University of Limerick’s School of English, Irish, and Communication, in conjunction with the Gender Arc @ UL and the School of Education hosted a day workshop entitled “Gender, Sexuality, and Citizenship” on Wednesday, 21st February, followed by a guest lecture from prominent queer theorist, transgender activist and educator Professor Jack Halberstam (Columbia University, New York).
The workshop, held in the Pavilion on North Campus, brought doctoral students and early-career researchers from all over Ireland to give presentations, each of which was followed by a response from a senior scholar, in a wide variety of academic disciplines relevant to gender and sexuality studies. Participants from UL, MIC, DCU, NUIG, MU, UCC, and UCD took part. Papers ranged widely, from the experience of ambiguous loss by transwomen and their families, to the representation of home in Irish women’s writing 1920-40, to teaching practice integrating anti-homophobic and transphobic bullying policies in 5th and 6th year classrooms, to the putative gender fluidity of Irish-born New Woman journalist Kathleen “Kit” Coleman.
The day culminated in a tour-de-force lecture by transgender activist and educator Jack Halberstam, entitled “Trans*: Visualizing the Gender-Variant Body”. The lecture focused on films from 1980’s Dressed to Kill to 2015’s Tangerine, as well as a variety of still images from the nineteenth to twentieth centuries. Using these texts, Halberstam chronicled the representation of transgender and gender-variant people in visual texts because, as he stated, “Today’s images of transgender people did not come from midair,” but are instead based on a rich queer heritage of triumph, tragedy, and solidarity.
Halberstam drew a clear chronology from these films to more recent cultural output like the Amazon television series Transparent, which generally seems to reflect a more positive attitude toward transgender people. For society to be inclusive of transgender people, Halberstam said:
“The future is not all just us running through sunshine happy fields. The future is that we have reimagined who we are, the space we take up, the way we relate to one another.”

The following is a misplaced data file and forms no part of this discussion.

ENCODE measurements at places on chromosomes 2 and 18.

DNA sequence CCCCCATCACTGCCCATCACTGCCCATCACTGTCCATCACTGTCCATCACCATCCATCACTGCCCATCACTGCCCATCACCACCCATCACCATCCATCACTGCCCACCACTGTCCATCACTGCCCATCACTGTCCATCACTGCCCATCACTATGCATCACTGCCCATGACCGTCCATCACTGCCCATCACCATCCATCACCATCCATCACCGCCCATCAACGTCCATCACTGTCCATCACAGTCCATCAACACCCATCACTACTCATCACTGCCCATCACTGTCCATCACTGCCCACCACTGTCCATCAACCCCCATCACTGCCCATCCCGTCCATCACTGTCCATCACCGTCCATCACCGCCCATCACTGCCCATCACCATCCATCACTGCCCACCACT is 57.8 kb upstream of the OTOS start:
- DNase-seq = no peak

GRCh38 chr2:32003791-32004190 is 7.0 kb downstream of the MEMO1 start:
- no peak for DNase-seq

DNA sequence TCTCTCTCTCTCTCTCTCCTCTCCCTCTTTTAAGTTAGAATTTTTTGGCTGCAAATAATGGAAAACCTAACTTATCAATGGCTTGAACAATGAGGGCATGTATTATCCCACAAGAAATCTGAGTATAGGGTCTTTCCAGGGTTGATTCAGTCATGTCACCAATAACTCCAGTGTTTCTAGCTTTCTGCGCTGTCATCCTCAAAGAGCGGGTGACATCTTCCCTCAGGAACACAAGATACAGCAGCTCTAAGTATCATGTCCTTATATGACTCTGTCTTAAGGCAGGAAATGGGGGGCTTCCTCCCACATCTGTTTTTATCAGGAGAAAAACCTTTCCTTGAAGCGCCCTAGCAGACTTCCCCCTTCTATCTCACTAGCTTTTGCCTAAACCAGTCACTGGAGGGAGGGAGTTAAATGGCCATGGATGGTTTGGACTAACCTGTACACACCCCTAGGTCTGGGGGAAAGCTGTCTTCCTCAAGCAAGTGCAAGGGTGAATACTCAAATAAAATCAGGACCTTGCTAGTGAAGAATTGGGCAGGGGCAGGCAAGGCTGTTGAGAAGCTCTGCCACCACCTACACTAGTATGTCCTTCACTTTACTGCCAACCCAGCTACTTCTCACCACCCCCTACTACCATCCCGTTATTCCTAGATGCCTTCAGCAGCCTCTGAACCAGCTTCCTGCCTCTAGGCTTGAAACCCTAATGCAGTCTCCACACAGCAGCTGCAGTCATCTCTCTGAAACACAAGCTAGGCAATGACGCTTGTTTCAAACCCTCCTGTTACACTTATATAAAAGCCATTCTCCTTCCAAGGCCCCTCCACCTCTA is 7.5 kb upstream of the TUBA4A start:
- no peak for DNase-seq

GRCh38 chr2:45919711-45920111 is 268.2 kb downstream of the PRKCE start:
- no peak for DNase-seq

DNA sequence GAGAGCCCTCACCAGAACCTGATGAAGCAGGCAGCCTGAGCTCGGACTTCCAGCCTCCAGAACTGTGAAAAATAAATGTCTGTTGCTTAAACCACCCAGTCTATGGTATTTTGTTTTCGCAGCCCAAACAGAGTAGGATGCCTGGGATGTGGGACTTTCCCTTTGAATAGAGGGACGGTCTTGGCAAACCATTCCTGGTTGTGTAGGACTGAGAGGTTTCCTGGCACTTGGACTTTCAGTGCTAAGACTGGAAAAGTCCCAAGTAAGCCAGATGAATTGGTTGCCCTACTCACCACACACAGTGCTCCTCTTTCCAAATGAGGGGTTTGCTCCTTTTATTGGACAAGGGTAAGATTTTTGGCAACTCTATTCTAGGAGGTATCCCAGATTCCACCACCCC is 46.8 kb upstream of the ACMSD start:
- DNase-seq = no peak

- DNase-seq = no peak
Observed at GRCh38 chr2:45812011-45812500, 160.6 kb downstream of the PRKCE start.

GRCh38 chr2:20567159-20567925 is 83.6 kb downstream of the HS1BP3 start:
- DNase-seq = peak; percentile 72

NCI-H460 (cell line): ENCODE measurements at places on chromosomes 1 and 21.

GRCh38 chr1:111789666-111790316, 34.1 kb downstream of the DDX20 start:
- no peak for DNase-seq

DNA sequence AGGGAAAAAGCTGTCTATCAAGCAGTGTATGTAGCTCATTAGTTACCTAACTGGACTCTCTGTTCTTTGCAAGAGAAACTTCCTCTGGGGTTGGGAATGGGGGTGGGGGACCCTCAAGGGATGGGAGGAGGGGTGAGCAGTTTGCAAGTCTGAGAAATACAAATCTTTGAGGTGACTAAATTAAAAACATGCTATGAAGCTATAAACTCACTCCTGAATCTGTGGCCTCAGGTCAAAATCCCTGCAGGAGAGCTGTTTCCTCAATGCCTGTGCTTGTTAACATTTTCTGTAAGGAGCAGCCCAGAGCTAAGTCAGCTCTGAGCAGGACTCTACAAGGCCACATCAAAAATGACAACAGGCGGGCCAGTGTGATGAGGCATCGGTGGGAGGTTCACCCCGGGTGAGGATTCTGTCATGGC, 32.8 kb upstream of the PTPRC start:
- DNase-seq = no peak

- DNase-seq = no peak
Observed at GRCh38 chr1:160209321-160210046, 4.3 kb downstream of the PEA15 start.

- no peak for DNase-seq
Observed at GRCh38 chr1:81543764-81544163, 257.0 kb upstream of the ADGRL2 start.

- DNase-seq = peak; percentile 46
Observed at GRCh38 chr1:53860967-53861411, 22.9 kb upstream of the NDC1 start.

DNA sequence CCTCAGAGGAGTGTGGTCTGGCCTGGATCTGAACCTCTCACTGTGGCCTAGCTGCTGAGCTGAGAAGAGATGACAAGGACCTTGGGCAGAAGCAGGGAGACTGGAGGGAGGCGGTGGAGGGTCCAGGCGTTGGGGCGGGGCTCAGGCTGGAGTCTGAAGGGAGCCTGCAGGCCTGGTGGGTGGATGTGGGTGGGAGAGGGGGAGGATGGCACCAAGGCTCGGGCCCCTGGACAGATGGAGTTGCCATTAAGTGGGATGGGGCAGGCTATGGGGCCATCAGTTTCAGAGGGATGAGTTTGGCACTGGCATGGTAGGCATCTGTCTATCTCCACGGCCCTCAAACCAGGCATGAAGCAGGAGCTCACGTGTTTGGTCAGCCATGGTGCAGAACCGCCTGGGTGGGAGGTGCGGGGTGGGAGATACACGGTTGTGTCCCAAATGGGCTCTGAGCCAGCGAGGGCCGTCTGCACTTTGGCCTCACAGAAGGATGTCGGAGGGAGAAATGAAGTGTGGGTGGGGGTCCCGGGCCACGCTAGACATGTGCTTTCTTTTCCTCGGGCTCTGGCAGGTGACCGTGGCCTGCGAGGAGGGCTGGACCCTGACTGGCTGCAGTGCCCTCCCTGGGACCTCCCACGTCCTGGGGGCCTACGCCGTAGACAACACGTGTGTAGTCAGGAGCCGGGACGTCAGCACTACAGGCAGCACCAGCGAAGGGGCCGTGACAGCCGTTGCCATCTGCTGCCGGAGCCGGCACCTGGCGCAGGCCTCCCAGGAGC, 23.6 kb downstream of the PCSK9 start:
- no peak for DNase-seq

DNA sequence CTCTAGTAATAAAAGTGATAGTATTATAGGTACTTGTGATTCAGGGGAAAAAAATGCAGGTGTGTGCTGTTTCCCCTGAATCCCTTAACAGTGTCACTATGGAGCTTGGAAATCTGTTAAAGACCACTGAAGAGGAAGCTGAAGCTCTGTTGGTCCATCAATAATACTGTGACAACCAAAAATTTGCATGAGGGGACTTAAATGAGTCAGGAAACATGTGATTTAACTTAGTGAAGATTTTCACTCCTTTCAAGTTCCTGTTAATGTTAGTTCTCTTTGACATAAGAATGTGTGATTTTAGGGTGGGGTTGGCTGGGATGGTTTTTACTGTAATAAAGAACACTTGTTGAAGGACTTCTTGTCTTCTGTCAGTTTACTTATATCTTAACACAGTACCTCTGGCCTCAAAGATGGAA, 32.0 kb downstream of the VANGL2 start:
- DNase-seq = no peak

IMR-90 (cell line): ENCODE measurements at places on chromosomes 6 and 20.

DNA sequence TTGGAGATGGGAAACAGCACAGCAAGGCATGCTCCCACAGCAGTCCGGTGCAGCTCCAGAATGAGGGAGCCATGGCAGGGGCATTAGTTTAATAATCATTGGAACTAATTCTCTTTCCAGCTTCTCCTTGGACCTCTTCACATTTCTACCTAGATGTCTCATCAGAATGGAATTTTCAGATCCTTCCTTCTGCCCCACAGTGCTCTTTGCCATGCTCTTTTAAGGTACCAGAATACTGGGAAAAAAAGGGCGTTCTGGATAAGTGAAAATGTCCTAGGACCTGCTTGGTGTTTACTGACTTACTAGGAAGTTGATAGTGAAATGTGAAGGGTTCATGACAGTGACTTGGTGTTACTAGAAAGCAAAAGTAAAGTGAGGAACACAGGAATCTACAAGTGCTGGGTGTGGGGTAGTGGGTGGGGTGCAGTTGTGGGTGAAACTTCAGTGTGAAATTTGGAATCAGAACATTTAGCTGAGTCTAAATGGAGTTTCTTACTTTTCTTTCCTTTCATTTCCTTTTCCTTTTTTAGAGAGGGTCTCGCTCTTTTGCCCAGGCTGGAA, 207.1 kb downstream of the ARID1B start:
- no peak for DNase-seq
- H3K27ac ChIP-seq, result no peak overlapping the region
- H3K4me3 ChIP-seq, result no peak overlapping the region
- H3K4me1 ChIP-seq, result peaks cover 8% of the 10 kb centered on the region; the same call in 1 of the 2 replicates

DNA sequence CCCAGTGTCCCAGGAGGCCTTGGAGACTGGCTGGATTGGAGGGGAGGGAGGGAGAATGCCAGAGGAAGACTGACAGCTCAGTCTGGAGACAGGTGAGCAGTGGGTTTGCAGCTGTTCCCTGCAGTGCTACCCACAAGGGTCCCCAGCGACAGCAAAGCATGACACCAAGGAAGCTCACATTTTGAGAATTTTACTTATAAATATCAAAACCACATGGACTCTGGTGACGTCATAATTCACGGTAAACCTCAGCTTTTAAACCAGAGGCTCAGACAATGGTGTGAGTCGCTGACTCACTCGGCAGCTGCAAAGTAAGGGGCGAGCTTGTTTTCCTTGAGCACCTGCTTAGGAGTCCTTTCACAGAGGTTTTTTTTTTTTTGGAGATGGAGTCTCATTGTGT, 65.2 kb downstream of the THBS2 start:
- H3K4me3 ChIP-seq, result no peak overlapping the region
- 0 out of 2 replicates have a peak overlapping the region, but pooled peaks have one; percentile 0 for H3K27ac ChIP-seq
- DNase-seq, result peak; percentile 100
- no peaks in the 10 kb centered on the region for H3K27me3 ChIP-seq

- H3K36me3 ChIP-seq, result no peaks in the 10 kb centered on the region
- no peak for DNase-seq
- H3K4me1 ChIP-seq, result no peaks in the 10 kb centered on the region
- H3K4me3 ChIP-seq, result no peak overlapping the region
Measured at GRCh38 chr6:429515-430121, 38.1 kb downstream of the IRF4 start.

This vision of the future must be mindful of the past and proceed with honour and respect for those that came before. Speaking of the influence radical feminism has had on today’s transgender politics, Halberstam stated “Only because of feminism do we have a robust, nuanced understanding of gender. This cannot be resolved through one argument at a time, it has to be resolved by solidarity.” Through the collaboration between feminists and transgender and queer rights groups, a more authentic gender equity across and outside the masculine/feminine binary might be achieved.
In a highly productive and insightful Q&A session, Halberstam offered opinions on topics including gender exploration among primary and secondary school students, the linkage between transgender studies and disability studies, and the ethical viability of academic projects reclaiming or reading fictional characters as transgender.
The lecture, hosted in the Graduate Entry Medical School, saw a packed theatre. Audience members travelled from as far as Galway and Dublin to hear Halberstam speak, and ranged from university students, teachers and youth workers to members of the general public.
This workshop and guest lecture are among several important and symbolic measures taken by University administration which contribute to an atmosphere of welcome and positive visibility for UL’s transgender and gender-variant students.
The workshop and guest lecture were organised by Drs Tina O’Toole (English), Aoife Neary (Education), Margaret O’Neill (Gender Arc), and PhD candidate in English Alena Kiel, with support from Dr Breda Gray (Gender Arc) and from postgraduate students in English at UL. The workshop was generously funded by the AHSS Faculty Teaching Board, the National Forum for the Enhancement of Teaching & Learning in Higher Education, the Gender Arc@UL, and the School of Education; the lecture was funded by the School of English, Irish & Communication, and was made possible thanks to the generosity of Professor Jack Halberstam.
Many thanks to Alena Kiel for the write up of this event.